Defects found in NYC crane's hoisting system
NEW YORK - April 6, 2012 (WPVI) -- Engineers found defects in the hoisting system of the construction crane that crashed down at a Manhattan worksite, killing a worker and seriously injuring another, the city Department of Buildings said Thursday.
"Our engineers have found defects in the hoisting system of the crane that failed, and as a result, the maintenance and operation of the crane in the days and weeks prior to this tragic accident has become the focus of our investigation," Buildings Commissioner Robert LiMandri said.
LiMandri called on contractors who operate cranes on a job site to perform daily and monthly checks to ensure their equipment is safe to use. Poor maintenance and or improper operation of the crane may have contributed to the accident, officials said.
The crane was due to be checked out this week by city buildings authorities after its most recent inspection could not be completed because the rig was in operation at the time, officials said.
The rig, which failed Tuesday night, had been inspected most recently by the Buildings Department on Jan. 10, officials said.
That report concluded: "Crane cannot be laid down to inspect boom section, safetys only checked." The crane operator's cab and station were found to be in satisfactory condition. A follow-up inspection had been scheduled for Thursday.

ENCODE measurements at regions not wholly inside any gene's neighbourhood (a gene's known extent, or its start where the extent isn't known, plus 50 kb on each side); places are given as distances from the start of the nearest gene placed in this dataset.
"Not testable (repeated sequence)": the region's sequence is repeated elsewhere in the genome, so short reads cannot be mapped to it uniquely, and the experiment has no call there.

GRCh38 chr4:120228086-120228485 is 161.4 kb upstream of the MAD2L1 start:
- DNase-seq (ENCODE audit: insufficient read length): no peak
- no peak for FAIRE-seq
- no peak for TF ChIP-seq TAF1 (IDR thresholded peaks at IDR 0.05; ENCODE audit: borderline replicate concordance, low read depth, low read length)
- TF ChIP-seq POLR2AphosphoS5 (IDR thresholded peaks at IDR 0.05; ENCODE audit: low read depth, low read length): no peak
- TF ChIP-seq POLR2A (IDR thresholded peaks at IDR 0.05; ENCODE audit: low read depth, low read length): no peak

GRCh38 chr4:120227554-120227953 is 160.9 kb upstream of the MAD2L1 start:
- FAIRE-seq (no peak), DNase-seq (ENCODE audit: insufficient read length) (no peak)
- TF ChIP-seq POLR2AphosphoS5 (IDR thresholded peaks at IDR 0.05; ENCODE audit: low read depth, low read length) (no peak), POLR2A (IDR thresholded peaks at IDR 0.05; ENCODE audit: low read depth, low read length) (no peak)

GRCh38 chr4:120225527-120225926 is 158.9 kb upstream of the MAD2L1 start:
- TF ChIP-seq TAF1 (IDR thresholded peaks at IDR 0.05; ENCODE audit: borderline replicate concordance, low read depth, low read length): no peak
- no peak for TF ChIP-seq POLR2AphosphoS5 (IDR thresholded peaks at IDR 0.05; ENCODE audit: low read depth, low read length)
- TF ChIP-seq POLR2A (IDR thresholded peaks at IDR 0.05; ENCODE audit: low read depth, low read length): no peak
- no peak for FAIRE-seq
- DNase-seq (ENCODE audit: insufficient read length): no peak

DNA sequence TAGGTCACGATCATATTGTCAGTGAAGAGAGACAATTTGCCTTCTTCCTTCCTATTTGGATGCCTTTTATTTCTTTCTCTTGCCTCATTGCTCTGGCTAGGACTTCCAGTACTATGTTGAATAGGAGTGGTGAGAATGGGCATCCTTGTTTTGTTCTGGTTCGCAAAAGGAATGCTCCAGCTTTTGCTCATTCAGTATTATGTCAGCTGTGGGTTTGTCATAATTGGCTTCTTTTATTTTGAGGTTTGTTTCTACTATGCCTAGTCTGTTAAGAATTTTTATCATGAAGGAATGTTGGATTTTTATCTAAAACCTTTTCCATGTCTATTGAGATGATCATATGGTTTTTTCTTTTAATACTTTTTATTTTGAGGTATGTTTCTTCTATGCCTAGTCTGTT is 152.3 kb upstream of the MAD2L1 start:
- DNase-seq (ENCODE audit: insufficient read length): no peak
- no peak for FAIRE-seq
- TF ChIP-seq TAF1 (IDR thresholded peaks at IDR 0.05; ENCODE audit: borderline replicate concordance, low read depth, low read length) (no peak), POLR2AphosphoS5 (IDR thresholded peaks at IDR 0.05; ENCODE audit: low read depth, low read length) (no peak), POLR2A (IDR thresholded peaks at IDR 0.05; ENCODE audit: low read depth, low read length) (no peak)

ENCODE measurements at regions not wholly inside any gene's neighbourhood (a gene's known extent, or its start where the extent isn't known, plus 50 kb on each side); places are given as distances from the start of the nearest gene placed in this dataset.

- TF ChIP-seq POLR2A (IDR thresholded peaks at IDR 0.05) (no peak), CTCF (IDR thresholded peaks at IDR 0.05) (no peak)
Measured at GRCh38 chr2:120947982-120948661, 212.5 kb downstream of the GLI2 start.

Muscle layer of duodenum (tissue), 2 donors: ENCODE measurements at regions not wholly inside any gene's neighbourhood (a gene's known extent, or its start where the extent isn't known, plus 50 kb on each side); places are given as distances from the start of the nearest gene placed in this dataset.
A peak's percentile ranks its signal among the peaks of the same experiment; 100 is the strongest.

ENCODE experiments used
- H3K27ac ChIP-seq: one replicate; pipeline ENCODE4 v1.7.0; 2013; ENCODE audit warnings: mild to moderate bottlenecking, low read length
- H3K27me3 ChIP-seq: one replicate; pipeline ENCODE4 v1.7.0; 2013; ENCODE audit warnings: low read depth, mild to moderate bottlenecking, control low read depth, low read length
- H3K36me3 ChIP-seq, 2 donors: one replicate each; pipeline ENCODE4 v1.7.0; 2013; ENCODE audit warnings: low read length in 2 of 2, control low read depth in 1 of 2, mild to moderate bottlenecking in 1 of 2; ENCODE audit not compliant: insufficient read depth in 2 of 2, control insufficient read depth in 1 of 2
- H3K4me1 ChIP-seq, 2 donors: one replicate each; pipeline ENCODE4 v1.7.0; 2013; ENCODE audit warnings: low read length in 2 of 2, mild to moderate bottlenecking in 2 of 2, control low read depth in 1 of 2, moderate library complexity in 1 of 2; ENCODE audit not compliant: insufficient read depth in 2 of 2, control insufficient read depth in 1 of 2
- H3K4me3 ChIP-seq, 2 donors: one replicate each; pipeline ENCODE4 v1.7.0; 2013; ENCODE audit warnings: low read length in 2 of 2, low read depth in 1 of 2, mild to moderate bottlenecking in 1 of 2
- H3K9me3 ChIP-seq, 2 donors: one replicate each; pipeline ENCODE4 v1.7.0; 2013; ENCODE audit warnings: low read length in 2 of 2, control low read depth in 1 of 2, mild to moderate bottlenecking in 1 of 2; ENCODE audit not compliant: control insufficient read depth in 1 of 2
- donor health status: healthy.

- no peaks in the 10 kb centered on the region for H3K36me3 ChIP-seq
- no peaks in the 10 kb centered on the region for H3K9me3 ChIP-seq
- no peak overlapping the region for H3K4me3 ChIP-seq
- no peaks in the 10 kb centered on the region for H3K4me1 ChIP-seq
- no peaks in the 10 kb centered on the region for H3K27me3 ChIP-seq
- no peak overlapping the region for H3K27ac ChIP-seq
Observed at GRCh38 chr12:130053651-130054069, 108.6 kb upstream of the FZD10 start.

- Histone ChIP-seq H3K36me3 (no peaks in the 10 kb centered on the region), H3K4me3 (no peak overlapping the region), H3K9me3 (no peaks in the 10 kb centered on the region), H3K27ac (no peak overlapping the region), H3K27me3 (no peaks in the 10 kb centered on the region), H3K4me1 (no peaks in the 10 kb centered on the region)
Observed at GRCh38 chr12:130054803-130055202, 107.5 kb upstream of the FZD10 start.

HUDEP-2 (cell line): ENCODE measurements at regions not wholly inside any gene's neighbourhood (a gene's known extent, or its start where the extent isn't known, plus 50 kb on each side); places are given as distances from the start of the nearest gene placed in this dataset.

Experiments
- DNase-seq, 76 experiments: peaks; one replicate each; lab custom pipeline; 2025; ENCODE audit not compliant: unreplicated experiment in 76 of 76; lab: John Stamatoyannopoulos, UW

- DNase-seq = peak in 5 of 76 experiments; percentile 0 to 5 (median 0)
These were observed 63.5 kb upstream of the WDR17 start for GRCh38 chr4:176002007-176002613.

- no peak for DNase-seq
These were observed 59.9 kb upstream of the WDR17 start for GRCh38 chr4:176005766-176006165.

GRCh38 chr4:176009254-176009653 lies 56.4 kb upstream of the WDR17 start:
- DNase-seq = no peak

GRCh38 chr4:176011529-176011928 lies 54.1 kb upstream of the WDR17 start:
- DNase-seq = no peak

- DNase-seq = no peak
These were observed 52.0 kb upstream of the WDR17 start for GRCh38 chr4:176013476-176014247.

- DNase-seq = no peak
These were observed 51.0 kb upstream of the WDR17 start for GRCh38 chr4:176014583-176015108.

A July 14, 2011 inspection found no deficiencies of the crane at the time.
A 30-year-old laborer from Burlington, N.J. died when the crane's boom fell and broke apart at a site where the Metropolitan Transportation Authority is building an extension of the No. 7 subway line beyond Times Square.
The cause of the accident was under investigation by a variety of agencies, including the police department and the Manhattan district attorney.
The MTA has suspended all work at the site until further notice. The transit agency announced it would immediately inspect all cranes at its construction sites, scattered throughout the city, in order to ensure they were being operated safely.
The disaster was getting extra attention because it was the city's third fatal crane accident in four years, and came following a series of scandals involving lax or corrupt oversight of the industry
After a pair of catastrophic crane accidents crushed buildings and killed nine people in 2008, New York City officials did a major overhaul of the rules and safety procedures for cranes.
None of those new regulations, however, applied to the subway tunnel site where Tuesday's accident took place. As a project run by the MTA, the site was exempt from city oversight.
new jersey, new york city, collapse, local/state
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